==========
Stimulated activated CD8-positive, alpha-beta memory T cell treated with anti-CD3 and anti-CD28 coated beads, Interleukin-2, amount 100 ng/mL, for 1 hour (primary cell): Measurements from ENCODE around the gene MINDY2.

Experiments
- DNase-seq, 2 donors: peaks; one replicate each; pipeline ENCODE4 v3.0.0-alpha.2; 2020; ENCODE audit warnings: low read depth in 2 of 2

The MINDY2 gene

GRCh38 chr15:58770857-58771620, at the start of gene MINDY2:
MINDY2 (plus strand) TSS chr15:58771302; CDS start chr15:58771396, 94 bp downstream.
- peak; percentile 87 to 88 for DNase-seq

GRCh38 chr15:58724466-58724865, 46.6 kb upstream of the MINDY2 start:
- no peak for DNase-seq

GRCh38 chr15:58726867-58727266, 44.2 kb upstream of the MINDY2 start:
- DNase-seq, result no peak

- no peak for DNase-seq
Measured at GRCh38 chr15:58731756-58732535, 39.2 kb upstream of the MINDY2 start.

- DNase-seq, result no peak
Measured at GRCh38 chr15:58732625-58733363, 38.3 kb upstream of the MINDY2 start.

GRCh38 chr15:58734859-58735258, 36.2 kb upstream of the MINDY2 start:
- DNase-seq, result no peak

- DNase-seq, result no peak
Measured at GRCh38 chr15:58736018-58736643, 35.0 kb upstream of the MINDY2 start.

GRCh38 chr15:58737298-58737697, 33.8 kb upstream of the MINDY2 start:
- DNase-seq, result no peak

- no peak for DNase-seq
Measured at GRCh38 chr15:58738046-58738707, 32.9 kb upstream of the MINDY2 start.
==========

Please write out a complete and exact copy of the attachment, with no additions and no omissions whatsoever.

Stimulated activated CD8-positive, alpha-beta memory T cell treated with anti-CD3 and anti-CD28 coated beads, Interleukin-2, amount 100 ng/mL, for 1 hour (primary cell): Measurements from ENCODE around the gene MINDY2.

Experiments
- DNase-seq, 2 donors: peaks; one replicate each; pipeline ENCODE4 v3.0.0-alpha.2; 2020; ENCODE audit warnings: low read depth in 2 of 2

The MINDY2 gene

GRCh38 chr15:58770857-58771620, at the start of gene MINDY2:
MINDY2 (plus strand) TSS chr15:58771302; CDS start chr15:58771396, 94 bp downstream.
- peak; percentile 87 to 88 for DNase-seq

GRCh38 chr15:58724466-58724865, 46.6 kb upstream of the MINDY2 start:
- no peak for DNase-seq

GRCh38 chr15:58726867-58727266, 44.2 kb upstream of the MINDY2 start:
- DNase-seq, result no peak

- no peak for DNase-seq
Measured at GRCh38 chr15:58731756-58732535, 39.2 kb upstream of the MINDY2 start.

- DNase-seq, result no peak
Measured at GRCh38 chr15:58732625-58733363, 38.3 kb upstream of the MINDY2 start.

GRCh38 chr15:58734859-58735258, 36.2 kb upstream of the MINDY2 start:
- DNase-seq, result no peak

- DNase-seq, result no peak
Measured at GRCh38 chr15:58736018-58736643, 35.0 kb upstream of the MINDY2 start.

GRCh38 chr15:58737298-58737697, 33.8 kb upstream of the MINDY2 start:
- DNase-seq, result no peak

- no peak for DNase-seq
Measured at GRCh38 chr15:58738046-58738707, 32.9 kb upstream of the MINDY2 start.